This introductory article begins by sketching the general historical background of partisan and anti-partisan warfare in German-occupied Europe. It then briefly outlines the state of available primary sources, and the often heated, controversial character of the historiographical debates which are taking place within this area. It then considers, at some length, the lessons which the five articles presented, offer for the present-day conduct of counter-insurgency warfare – lessons relating to the effects of higher-level strategic perceptions; to the potential, then as now, for directing a policy of ‘disaggregation’ against insurgents; to the importance of situating counter-insurgency warfare within the context of wider policies which are receptive to the needs of the occupied population and its social and cultural characteristics; and to the necessity of fielding counter-insurgency forces which not only are well-resourced, but which also, in stark contrast to the anti-partisan formations which the Germans so often deployed, conduct themselves in ways that cultivate the population rather than alienate it.
Pattinson, J. (2006). “Playing the daft lassie with them”: Gender, captivity and the Special Operations Executive during the Second World War. European Review of History [Online] 13:271-292. Available at: http://dx.doi.org/10.1080/13507480600785955.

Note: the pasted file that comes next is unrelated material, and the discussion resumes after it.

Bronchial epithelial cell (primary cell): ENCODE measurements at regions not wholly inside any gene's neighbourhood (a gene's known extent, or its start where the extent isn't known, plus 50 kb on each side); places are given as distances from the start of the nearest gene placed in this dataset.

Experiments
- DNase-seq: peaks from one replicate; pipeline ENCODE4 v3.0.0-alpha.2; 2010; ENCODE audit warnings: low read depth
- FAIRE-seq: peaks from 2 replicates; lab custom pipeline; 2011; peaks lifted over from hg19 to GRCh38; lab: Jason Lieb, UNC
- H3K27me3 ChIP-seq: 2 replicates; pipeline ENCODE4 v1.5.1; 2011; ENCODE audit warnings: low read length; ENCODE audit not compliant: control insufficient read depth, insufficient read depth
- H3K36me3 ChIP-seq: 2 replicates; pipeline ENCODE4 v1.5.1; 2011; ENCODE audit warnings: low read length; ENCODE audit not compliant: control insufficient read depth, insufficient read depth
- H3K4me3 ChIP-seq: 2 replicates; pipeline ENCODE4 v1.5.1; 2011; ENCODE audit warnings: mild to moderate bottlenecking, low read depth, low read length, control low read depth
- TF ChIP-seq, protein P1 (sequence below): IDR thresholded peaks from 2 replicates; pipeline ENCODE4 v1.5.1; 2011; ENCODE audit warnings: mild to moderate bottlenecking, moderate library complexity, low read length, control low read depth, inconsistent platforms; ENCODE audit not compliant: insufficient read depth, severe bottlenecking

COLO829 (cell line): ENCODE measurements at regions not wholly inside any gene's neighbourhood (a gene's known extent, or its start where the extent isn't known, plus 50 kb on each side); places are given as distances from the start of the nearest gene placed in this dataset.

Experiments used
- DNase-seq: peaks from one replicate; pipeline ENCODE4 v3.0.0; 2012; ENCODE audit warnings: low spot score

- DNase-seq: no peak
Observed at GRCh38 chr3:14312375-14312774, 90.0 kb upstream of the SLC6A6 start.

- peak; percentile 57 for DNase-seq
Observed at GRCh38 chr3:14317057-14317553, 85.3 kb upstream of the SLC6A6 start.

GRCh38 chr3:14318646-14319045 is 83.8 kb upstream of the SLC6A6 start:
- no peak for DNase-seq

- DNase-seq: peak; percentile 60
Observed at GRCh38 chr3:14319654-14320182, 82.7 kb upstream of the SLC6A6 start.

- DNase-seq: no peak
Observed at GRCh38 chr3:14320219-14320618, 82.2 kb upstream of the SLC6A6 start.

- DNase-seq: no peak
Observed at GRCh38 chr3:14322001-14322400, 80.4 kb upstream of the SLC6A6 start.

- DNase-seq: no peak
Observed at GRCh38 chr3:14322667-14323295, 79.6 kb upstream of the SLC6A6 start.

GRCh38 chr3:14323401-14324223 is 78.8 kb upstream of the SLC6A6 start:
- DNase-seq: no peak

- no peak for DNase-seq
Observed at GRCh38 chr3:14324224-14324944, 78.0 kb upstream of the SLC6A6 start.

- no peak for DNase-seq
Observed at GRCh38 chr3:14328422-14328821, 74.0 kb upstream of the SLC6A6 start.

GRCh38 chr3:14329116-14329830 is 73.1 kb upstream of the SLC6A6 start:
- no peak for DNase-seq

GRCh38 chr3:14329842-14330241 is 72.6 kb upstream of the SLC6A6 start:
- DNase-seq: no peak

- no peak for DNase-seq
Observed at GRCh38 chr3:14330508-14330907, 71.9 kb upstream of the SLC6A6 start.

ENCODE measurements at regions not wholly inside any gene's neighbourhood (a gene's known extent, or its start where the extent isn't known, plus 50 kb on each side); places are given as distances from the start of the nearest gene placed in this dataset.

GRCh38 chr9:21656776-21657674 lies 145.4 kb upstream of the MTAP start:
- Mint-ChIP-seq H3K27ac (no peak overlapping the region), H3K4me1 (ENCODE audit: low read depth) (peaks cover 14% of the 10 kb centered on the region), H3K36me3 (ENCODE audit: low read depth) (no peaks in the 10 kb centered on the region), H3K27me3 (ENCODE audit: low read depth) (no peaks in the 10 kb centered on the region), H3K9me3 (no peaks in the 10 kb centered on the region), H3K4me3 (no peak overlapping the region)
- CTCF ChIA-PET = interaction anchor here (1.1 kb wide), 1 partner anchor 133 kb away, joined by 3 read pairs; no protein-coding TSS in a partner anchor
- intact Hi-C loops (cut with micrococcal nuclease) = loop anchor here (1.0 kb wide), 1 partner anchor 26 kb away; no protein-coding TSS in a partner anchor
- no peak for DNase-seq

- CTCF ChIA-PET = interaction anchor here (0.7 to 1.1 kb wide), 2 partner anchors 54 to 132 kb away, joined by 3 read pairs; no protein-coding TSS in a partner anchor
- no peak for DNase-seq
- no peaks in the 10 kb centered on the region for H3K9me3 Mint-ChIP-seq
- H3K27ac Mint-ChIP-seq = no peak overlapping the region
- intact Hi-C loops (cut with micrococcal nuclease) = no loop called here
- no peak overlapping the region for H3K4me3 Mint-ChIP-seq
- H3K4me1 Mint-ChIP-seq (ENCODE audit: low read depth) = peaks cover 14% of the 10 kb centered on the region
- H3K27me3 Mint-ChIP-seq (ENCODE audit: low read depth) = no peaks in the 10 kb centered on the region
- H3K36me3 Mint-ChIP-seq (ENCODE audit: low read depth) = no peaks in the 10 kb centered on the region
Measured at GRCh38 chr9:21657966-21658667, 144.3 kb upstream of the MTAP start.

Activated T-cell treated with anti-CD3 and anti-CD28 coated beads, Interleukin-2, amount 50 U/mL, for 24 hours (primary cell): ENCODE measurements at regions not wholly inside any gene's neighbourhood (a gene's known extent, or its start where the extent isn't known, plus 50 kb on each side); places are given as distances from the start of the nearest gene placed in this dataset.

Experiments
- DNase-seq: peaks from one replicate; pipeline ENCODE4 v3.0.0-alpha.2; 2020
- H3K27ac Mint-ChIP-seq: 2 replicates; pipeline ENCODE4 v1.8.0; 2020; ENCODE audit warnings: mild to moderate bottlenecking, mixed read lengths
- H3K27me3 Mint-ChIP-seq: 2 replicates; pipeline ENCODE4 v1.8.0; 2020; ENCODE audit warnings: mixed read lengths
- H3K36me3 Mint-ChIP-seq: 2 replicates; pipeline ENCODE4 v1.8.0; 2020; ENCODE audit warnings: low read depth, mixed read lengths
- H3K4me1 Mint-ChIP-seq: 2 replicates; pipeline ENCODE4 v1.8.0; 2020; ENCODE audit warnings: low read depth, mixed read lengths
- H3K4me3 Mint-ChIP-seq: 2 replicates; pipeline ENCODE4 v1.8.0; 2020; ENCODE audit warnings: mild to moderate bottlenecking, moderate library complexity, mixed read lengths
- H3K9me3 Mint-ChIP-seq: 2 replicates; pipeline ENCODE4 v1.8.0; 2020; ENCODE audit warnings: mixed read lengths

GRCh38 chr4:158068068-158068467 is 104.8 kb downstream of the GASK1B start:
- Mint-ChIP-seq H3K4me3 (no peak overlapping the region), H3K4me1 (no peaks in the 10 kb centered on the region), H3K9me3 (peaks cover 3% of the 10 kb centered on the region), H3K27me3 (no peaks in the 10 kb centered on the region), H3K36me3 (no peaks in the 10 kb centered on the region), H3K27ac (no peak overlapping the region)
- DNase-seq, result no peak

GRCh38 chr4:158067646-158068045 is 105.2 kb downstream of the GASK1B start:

This article examines the gender-specific experiences of female prisoners, using SOE agents arrested by the Nazis during the Second World War as a case study, in order to contribute an understanding of the complex interaction of the identities of ‘woman’, ‘soldier’ and ‘prisoner’. Using oral history, as well as information gleaned from auto/biographies and SOE reports, it is argued that many female captives resorted to gender stereotypes by ‘playing the daft lassie’, that they experienced punishment with distinct sexist and sexual overtones and that gender was significant in their accounts of incarceration within concentration camps. Examining the gendered experiences of captivity casts light on the male chauvinistic nature of the Nazi regime, illuminating the SS and Gestapo response to being confronted with women who overstepped traditional gender boundaries by undertaking paramilitary roles.
Pattinson, J. (2020). Women of War: Gender, Modernity and the First Aid Nursing Yeomanry. [Online]. Manchester University Press. Available at: https://manchesteruniversitypress.co.uk/9781526145659/.